“Thank you, so much, Chaplain!” When we concluded, he appeared to be almost a different man. Smiling, he began to express his enormous gratitude to his wife, whom he had recently married, and whom he credited with seeing him through heart disease and on his way to health.

I will never understand why I said what I said next. “She sounds like an Eshet Chayil!”

“What did you just say?”

“I said, ‘eshet chayil,’ it means ‘woman of valor’ in Hebrew. It’s a compliment!

“I know what it means. I have not heard those words since my mother said them to me.”

Sensing my apparent confusion, he continued.

“I’m a black Jewish man from the south side of town. Paloni Almoni is not my real name. My real name is Aaron Moses. I pray Catholic prayers because my wife is Catholic. I married her in a civil ceremony, but her priest said it would not be a real marriage unless we married in a Catholic church. So we did. Here’s the picture of our ceremony. You see, I am wearing a proper hat for a Jewish man in this picture! My Jewish mother taught me, but I don’t even own a prayer book of my people’s prayers.”

“Tell me,” he asked in a hushed voice full of emotion, “do you think God hears the prayer of a Jewish man from inside a Catholic Church?”

I assured him Hashem heard his prayers wherever he might be.

The rest of our time together, we prayed Hebrew prayers, I sang the Aaronic benediction for him, which he recorded on his cell phone. By the end of our visit, he was upright in bed, eating lunch. I gave him my siddur, which just happened to be book-marked to the bedtime shema and Psalm 91, the prayer of protection.

As I was preparing to leave, he grasped my hand. “I am a Jewish man, and I love Jesus. You gave my life back to me today.”

There are no coincidences. Encounters like this are extraordinary, yet not surprising in the realm of Sod and Livui Ruchani.

Conclusion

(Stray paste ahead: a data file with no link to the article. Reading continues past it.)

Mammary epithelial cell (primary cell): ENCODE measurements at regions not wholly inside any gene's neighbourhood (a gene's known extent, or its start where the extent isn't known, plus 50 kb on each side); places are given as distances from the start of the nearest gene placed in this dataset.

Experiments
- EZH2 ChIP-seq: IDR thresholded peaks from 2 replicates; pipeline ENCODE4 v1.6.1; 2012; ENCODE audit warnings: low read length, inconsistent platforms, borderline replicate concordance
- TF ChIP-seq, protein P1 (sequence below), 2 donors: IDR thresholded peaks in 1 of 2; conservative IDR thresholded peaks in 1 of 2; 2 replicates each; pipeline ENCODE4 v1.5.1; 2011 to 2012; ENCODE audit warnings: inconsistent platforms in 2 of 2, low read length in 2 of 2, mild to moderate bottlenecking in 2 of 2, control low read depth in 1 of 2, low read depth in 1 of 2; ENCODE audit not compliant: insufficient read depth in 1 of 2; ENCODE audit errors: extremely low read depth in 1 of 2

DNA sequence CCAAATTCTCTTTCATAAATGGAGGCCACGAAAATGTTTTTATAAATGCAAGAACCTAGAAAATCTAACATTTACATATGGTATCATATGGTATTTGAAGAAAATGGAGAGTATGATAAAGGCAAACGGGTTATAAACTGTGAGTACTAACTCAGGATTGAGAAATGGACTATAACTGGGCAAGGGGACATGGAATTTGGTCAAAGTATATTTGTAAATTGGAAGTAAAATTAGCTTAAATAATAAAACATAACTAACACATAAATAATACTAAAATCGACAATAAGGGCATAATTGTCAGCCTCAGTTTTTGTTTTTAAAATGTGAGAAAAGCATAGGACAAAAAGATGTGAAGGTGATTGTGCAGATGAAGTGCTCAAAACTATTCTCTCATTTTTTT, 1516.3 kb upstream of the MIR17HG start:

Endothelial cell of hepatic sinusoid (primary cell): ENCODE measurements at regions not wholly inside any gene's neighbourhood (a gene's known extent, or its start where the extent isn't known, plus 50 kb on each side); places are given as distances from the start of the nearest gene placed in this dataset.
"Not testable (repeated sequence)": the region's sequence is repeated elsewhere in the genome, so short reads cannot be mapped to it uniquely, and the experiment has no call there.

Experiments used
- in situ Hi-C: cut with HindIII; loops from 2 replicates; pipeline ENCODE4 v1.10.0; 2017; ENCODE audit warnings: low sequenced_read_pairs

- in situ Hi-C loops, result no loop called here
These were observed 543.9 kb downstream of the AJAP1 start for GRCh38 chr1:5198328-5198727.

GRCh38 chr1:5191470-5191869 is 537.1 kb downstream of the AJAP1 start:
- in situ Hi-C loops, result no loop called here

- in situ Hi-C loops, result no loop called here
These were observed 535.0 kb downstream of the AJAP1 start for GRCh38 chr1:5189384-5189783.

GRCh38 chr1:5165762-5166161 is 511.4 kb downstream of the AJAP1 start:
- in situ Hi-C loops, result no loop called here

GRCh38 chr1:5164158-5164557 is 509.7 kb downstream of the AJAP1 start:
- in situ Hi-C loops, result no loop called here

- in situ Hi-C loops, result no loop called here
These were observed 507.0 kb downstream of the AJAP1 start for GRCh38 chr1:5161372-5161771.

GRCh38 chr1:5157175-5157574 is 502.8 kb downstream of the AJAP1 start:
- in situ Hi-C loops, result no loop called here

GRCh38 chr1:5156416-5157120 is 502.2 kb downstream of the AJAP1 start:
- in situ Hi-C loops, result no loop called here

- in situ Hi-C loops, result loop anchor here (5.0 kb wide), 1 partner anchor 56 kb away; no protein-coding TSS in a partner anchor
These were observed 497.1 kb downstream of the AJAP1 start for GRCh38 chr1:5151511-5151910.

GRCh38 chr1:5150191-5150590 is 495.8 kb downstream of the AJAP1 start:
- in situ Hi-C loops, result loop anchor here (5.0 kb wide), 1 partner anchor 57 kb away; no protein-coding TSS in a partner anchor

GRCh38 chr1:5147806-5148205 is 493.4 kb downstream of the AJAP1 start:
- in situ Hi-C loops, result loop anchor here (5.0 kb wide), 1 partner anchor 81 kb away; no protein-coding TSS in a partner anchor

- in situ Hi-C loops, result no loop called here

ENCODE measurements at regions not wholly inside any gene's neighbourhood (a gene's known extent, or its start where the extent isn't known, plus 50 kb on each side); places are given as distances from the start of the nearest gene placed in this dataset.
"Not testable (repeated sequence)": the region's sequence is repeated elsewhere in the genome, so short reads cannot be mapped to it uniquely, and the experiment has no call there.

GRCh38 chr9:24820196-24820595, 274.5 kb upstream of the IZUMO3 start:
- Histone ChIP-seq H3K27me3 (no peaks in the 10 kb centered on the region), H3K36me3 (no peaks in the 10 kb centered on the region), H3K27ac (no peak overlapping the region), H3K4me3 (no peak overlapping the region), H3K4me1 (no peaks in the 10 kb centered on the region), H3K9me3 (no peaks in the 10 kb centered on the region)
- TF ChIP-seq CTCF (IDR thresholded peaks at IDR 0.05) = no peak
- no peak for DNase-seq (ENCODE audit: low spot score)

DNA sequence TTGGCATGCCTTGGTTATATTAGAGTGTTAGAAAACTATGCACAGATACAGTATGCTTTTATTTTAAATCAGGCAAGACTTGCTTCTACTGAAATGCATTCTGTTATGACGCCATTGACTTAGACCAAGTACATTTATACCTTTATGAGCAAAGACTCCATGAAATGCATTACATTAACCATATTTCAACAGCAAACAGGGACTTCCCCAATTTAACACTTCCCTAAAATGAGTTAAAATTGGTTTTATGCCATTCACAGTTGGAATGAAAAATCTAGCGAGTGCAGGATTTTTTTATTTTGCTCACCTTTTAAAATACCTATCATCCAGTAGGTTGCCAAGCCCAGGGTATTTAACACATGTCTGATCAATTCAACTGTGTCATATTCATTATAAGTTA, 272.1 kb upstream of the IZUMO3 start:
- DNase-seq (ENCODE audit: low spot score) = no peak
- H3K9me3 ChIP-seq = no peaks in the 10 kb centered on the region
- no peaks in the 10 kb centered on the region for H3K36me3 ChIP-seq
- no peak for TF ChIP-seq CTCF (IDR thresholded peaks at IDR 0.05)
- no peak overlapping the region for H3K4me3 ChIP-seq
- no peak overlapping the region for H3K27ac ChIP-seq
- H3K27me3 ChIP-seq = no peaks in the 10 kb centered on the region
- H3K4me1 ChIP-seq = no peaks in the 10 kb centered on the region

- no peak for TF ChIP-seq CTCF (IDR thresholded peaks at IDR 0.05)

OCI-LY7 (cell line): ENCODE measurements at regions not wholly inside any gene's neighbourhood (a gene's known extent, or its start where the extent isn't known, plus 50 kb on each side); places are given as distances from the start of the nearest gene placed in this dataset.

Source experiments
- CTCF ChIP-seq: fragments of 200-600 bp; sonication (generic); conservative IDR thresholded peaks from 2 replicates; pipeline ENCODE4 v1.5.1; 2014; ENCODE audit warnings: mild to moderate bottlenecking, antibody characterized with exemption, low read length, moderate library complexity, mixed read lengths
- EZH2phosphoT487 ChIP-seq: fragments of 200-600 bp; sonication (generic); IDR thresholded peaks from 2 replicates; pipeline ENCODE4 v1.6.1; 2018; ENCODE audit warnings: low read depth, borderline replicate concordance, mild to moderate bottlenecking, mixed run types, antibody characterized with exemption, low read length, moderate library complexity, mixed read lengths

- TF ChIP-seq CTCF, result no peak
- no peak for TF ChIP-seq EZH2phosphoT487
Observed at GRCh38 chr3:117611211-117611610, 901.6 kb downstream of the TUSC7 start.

In my worldview and experience, the veil that separates this world and the next is very thin, if it is even there at all. As the talmidim watched the resurrected Yeshua move through walls, it seems they must have been observers in the realm of Sod, mystery. As you venture into the soul work of Livui Ruchani for the sake of the community, you may feel you travel to the very edge of the upper worlds. Many things have no explanation. It is best that we do not mistake marble for water, but to be in wonder at what we see. There is so much we do not know, and that is OK.

Abraham Joshua Heschel wrote: “God is not always silent, and man is not always blind. In every man’s life there are moments when there is a lifting of the veil at the horizon of the known, opening a sight of the eternal. Each of us has at least once in his life experienced the momentous reality of God. Each of us has once caught a glimpse of the beauty, peace and power that flow through the souls of those who are devoted to Him. But such experiences are rare events. To some people they are like shooting stars, passing and unremembered. In others they kindle a light that is never quenched. The remembrance of that experience and the loyalty to the response of that moment are the forces that sustain our faith. In this sense, faith is faithfulness, loyalty to an event, loyalty to our response.”13

Pastoral care, the art of spiritual accompaniment, Livui Ruchani, is needed today in our communities more than ever. Disconnection, isolation, loneliness, disillusionment, cynicism, and despair are elevated at unprecedented levels in all demographics. We see high-functioning celebrities in their public persona, only to learn how tragically they were in need of help. Where I live in Colorado, the suicide rate among junior high and high school students is shocking already, and spikes with each celebrity suicide.